On the long list being considered: Kevin McDowell (who was 11th at the WTCS Yokohama race and was part of the second-place relay team at the world championships in Hamburg last year, anchored by Pearson), Matt McElroy (who in 2019 was the first U.S. man to podium at a World Triathlon Championship Series race in a very long time and has medaled at nine World Cups, but placed 24th and 29th in the last two WTCS races), Seth Rider (who did his first WTCS level race in Leeds and got 17th), Eli Hemming (who has medaled at four World Cups), and 2016 Olympian Ben Kanute (who is making the case almost exclusively for a relay spot).

For the women:

This is the big one. While there are a number of women who will be in that larger consideration pool (including Kirsten Kasper, who recently took third at a World Cup), the majority of the focus will be on two women: Taylor Spivey and Katie Zaferes.

Spivey is currently ranked third in the world. She took 6th at WTCS Leeds last weekend (a very different course from Tokyo) and 4th at Yokohama last month (a very similar course to Tokyo). She was also part of the mixed relay team that took second at the world championships in Hamburg last year, and has performed well in sprint and super sprint events.

Zaferes is the 2019 World Champion and won five World Triathlon Series (what are now being called WTCS) races that year—something Spivey has not equaled. However, just weeks after her dad died earlier this year, she placed 22nd at the race in Yokohama in May and then 18th at the race in Leeds last weekend. She was also part of that second-place mixed relay team in Hamburg.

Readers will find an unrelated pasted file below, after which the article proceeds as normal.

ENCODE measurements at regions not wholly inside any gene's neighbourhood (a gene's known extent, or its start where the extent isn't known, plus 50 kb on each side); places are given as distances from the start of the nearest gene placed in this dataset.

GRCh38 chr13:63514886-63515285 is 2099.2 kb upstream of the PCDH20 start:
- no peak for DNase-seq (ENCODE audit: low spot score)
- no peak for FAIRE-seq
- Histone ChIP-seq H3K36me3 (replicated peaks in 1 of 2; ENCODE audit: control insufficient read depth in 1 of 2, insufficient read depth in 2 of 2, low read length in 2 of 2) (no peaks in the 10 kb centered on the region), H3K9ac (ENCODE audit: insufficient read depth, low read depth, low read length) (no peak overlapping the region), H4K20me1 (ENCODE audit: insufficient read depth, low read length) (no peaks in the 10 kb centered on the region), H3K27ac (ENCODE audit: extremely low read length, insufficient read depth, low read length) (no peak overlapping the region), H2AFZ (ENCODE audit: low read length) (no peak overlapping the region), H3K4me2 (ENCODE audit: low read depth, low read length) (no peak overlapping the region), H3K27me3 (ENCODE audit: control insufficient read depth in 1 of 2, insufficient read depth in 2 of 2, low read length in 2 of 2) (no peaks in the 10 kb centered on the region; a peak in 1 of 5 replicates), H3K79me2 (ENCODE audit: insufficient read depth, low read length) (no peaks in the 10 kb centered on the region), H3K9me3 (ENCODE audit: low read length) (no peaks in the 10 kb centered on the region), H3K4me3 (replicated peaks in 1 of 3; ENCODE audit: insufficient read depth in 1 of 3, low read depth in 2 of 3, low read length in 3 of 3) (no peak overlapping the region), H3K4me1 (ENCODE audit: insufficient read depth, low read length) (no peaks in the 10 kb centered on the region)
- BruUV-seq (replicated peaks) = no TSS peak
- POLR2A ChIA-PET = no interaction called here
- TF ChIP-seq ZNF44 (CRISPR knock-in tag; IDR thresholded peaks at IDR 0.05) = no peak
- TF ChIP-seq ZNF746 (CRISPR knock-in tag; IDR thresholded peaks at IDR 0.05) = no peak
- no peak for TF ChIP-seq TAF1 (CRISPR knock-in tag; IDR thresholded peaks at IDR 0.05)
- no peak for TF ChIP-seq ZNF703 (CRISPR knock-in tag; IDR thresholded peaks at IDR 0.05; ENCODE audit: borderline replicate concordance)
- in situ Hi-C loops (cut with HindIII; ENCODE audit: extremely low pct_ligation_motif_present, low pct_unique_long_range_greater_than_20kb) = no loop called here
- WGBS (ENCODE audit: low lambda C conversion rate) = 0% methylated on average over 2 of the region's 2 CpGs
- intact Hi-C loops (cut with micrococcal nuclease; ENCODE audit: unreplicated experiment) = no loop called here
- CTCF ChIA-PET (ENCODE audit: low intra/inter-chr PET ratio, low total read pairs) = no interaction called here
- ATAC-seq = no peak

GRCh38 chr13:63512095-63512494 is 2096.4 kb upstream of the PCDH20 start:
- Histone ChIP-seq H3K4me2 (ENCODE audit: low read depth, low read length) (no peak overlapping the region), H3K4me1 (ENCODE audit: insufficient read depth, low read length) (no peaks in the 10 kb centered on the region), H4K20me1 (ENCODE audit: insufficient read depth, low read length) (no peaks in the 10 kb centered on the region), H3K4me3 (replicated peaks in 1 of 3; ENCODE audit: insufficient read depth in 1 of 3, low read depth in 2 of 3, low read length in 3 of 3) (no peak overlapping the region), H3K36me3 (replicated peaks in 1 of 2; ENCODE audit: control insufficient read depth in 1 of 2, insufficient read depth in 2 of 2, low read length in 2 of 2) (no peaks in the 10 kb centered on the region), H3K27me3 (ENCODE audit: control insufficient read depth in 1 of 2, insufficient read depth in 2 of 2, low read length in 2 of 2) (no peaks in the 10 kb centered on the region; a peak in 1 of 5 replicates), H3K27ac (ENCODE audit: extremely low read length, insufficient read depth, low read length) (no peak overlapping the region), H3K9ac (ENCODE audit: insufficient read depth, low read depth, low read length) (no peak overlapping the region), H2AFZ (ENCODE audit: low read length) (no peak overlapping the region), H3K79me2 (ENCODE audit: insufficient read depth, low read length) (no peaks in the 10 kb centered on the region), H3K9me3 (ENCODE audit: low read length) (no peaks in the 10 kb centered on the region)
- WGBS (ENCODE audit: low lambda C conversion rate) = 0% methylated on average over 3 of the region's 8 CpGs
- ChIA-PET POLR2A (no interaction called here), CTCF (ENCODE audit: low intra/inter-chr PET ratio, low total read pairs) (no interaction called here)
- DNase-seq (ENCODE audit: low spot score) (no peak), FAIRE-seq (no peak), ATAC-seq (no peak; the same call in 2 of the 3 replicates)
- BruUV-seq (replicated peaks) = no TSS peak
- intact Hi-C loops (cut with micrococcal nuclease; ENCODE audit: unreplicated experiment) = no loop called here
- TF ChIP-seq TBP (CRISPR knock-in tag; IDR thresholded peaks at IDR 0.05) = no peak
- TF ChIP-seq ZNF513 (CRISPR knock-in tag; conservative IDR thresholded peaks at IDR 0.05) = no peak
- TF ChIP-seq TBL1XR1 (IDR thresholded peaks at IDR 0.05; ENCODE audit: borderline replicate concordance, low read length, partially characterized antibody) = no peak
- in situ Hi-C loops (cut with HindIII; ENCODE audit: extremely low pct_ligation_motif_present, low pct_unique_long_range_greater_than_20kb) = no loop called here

Who has more medal potential? Both Rappaport and Knibb have limited mixed relay experience, so it seems certain the third woman chosen will need to contribute to the relay team. Who has more ability to carry the relay team to a medal? And then the selectors will have to factor in things like what athlete will France put first and who would be the best match-up, will the third woman need to sit in a group or time-trial solo, who can make a swim pack v. run 2K hard (when most relay events to date have been 1600m)?

There is no clear answer—but we’ll have some answers, either way, by the middle of next week. The decision will be announced on Wednesday at 10 a.m. MT on USA Triathlon’s Facebook page.